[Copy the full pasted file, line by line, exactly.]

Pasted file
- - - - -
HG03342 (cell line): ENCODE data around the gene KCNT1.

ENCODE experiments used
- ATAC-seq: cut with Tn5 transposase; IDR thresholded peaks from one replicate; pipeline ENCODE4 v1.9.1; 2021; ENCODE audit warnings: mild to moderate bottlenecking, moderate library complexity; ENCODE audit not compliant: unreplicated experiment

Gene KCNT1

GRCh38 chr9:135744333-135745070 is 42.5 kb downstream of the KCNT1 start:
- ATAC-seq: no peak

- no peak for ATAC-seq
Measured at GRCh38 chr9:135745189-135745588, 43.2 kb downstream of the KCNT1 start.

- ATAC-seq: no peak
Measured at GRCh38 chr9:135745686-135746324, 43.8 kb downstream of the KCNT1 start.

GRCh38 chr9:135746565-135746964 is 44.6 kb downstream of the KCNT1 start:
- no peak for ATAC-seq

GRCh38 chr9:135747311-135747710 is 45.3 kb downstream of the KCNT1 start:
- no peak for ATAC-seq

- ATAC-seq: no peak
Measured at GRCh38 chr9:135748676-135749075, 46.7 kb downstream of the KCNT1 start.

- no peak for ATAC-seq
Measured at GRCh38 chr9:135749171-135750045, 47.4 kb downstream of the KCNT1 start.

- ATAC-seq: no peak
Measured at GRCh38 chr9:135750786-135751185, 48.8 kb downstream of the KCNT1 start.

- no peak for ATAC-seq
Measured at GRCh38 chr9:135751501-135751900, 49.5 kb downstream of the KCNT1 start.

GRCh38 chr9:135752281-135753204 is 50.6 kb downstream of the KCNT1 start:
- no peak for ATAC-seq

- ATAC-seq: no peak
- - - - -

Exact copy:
HG03342 (cell line): ENCODE data around the gene KCNT1.

ENCODE experiments used
- ATAC-seq: cut with Tn5 transposase; IDR thresholded peaks from one replicate; pipeline ENCODE4 v1.9.1; 2021; ENCODE audit warnings: mild to moderate bottlenecking, moderate library complexity; ENCODE audit not compliant: unreplicated experiment

Gene KCNT1

GRCh38 chr9:135744333-135745070 is 42.5 kb downstream of the KCNT1 start:
- ATAC-seq: no peak

- no peak for ATAC-seq
Measured at GRCh38 chr9:135745189-135745588, 43.2 kb downstream of the KCNT1 start.

- ATAC-seq: no peak
Measured at GRCh38 chr9:135745686-135746324, 43.8 kb downstream of the KCNT1 start.

GRCh38 chr9:135746565-135746964 is 44.6 kb downstream of the KCNT1 start:
- no peak for ATAC-seq

GRCh38 chr9:135747311-135747710 is 45.3 kb downstream of the KCNT1 start:
- no peak for ATAC-seq

- ATAC-seq: no peak
Measured at GRCh38 chr9:135748676-135749075, 46.7 kb downstream of the KCNT1 start.

- no peak for ATAC-seq
Measured at GRCh38 chr9:135749171-135750045, 47.4 kb downstream of the KCNT1 start.

- ATAC-seq: no peak
Measured at GRCh38 chr9:135750786-135751185, 48.8 kb downstream of the KCNT1 start.

- no peak for ATAC-seq
Measured at GRCh38 chr9:135751501-135751900, 49.5 kb downstream of the KCNT1 start.

GRCh38 chr9:135752281-135753204 is 50.6 kb downstream of the KCNT1 start:
- no peak for ATAC-seq

- ATAC-seq: no peak